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The challenge behind reviewing a film like Justice League is that its pervasive, constant failures sound like an exaggeration. Nothing about the film—from its unimaginative special effects to its thin characters to its half-hearted jokes—comes close to stirring a recognizable human emotion. In fact, the film makes Batman v Superman: Dawn of Justice seem better by comparison. At least Zack Snyder’s 2016 cinematic folly had genuine ideas and themes it attempted to explore. Snyder is back in the director’s chair, with an assist from Joss Whedon, and he squashed all his earlier ambitions in favor of a simple, inelegant “gang of misfits save the world” rehash. At best, this film will be forgotten, representing a minor stepping stone in the DC Extended Universe. At worst, it has singlehandedly set the superhero genre back for years.

Superman (Henry Cavill) died the end of Batman v Superman, and the mourning period has given way to a worldwide crime wave. The busiest of the remaining superheroes is Batman (Ben Affleck), who can barely keep up with bank robbers, only to realize that mysterious flying monsters are popping up everywhere. These creatures look like a cross between The Wizard of Oz’s winged monkeys and Robocop, and they are sent by the demigod Steppenwolf (Ciarán Hinds). They exist, of course, so each member of Batman’s new team has something to do during the obligatory, chaotic climax. But first Batman must assemble the members: he easily recruits The Flash (Ezra Miller), an over-eager kid, while Wonder Woman (Gal Gadot) only joins after she senses the existential nature of Steppenwolf’s threat. Aquaman (Jason Momoa) and Cyborg (Ray Fisher) are tougher recruits, but soon they’re flying through the ruddy, computer-generated night sky like video game characters without any heft.

On top of the superheroes, screenwriters Chris Terrio and Joss Whedon must juggle many supporting characters, including Lois Lane (Amy Adams) and The Flash’s father Henry Allen (Billy Crudup). This gives Justice League the feeling of an overlong trailer, with scenes scurrying from one locale to the next. The unfortunate consequence of this approach is that it robs the heroes of nuance. Wonder Woman was a terrific superhero film because Gadot had an opportunity to show her character’s strength and vulnerability, and in Justice League we have Batman telling her (and us) how she feels. Indeed, the film prefers to explain all the characters, so they never quite have a chance to develop chemistry. Whedon peppers the film with jokes, mostly from The Flash, but all the decent punchlines are derivative riffs on what you’ve seen in better superhero films.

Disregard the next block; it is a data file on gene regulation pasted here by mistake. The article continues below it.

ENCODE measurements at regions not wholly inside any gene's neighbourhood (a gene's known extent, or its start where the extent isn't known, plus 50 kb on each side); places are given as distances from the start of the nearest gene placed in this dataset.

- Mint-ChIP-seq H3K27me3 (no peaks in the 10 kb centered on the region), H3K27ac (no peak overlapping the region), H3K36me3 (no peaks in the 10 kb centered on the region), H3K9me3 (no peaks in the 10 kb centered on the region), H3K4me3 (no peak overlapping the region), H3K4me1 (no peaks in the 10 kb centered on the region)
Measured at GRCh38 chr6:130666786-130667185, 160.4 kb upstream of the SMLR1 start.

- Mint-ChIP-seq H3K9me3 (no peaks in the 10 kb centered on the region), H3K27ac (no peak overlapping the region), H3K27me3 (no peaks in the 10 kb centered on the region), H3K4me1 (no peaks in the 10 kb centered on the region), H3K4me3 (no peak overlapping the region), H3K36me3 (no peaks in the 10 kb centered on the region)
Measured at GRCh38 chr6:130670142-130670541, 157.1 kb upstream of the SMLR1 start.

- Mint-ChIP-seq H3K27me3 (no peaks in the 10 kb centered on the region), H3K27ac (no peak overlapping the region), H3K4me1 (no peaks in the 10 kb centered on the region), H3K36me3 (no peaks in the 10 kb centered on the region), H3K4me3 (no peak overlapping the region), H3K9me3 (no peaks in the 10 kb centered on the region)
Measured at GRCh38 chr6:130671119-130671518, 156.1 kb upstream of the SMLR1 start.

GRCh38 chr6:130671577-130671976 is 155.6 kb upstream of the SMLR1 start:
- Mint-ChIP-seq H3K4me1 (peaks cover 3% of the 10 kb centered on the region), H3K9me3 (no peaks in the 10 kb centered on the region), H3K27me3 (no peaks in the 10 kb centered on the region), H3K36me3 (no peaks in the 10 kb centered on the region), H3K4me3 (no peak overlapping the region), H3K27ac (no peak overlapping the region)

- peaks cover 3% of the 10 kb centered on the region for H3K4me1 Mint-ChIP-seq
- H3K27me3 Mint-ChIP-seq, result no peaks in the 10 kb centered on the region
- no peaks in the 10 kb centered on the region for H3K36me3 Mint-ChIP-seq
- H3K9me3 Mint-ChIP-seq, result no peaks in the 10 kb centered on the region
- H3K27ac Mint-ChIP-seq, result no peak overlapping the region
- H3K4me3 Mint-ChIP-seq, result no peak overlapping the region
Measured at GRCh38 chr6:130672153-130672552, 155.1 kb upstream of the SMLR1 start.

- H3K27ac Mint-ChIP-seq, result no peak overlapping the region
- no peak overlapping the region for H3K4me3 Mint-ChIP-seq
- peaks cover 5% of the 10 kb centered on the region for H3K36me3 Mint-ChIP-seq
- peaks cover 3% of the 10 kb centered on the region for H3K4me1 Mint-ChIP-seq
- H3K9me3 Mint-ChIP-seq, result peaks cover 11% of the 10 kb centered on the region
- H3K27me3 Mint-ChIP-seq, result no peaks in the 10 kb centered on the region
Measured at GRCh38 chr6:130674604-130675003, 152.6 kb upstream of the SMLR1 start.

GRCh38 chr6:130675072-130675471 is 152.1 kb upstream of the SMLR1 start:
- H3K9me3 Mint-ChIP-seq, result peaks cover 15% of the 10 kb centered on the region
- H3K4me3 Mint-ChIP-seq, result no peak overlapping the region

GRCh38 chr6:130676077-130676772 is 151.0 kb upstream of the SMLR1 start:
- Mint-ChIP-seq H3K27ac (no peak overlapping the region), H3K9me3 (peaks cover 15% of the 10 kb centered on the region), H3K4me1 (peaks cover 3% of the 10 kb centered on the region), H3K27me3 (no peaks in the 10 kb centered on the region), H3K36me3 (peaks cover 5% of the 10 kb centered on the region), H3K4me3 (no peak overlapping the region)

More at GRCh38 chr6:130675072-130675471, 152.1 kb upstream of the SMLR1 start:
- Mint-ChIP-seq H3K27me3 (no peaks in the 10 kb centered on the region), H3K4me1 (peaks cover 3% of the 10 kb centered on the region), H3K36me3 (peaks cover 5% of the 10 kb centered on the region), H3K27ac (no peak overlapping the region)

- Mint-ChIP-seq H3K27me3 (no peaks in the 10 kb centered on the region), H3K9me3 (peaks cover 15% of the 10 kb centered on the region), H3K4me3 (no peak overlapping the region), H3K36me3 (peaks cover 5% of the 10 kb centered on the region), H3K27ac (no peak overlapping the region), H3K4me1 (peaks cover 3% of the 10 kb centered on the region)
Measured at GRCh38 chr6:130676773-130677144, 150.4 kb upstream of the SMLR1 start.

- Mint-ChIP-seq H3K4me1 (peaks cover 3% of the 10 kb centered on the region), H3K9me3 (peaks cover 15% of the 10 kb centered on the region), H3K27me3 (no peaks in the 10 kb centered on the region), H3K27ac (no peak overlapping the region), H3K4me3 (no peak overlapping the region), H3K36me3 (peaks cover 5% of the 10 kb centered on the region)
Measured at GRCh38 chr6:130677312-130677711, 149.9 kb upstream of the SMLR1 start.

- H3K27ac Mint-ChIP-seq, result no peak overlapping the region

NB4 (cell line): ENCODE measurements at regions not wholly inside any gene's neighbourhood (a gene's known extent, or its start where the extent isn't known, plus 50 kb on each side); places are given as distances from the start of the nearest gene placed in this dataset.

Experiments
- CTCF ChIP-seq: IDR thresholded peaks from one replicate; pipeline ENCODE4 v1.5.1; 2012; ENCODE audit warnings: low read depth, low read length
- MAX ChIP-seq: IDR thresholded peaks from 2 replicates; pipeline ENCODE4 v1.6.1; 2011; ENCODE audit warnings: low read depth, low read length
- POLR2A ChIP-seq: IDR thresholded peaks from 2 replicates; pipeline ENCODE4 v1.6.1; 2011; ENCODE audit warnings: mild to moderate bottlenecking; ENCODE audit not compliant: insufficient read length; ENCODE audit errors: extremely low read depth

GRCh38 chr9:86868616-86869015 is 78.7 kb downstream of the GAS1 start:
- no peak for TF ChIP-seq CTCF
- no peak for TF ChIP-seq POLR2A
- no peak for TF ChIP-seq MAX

The most glaring, egregious failure of Justice League is its villain. Steppenwolf’s backstory is a lazy Lord of the Rings riff, and he never seems like a threatening force. He is merely a placeholder, a cipher for the Justice League to showcase their powers. Also his dialogue is downright bizarre, with him repeating the phrase “mother power” so often that he sounds like Mike Pence.

There is no force of will, or sense of heroism in Steppenwolf’s defeat, only the default acknowledgment that the film must end. If there is anything amusing in the action—filmed so the backgrounds are incoherent as the characters careen across the frame—it is unintentional. Momoa plays Aquaman like a morose rock star, for example, and his repeated shout of “YEAH-UH” sounds like a bad impression of Metallica’s James Hetfield.

Snyder and Whedon focus their attention on Superman rising from the dead. This leads to the film’s only interesting scene, where a confused, newly resuscitated Superman fights Batman, Wonder Woman, and the others. The action has some sense of danger, although an odd detail of Cavill’s appearance undermines it. You see, Cavill was contractually obligated to keep a mustache for a new Mission: Impossible film, so animators had to take out his facial hair during the reshoots. Cavill is a handsome, charismatic actor, except his CGI upper lip is an unintentionally amusing distraction. This expensive, ludicrous solution for a simple problem—borne out of byzantine studio demands—is an apt metaphor for this film’s failures.

At just under two hours, the best thing about Justice League is it’s mercifully short. The filmmakers seemingly learned from the critiques of their earlier films, like how Batman v Superman was too bloated, and too dark in tone. Snyder and Whedon eliminated those qualities, and put nothing unique in their place. In fact, this film jettisons the themes that the DC Extended Universe has developed for years. Superman’s return lacks triumph, or an exploration for what he means to the world. If he is a messianic figure, it is only as a clumsily handled deus ex machina.

And that is not the only action trope, since Steppenwolf also needs MacGuffins that looks suspiciously like the Tesseract from The Avengers. To its detriment, Justice League constantly invites comparisons to the Marvel Cinematic Universe. If Snyder’s latest inspires any passion, it will be among the tiresome, inevitable squabbling between DC vs. Marvel fanboys.

Justice League opens Friday in theaters everywhere.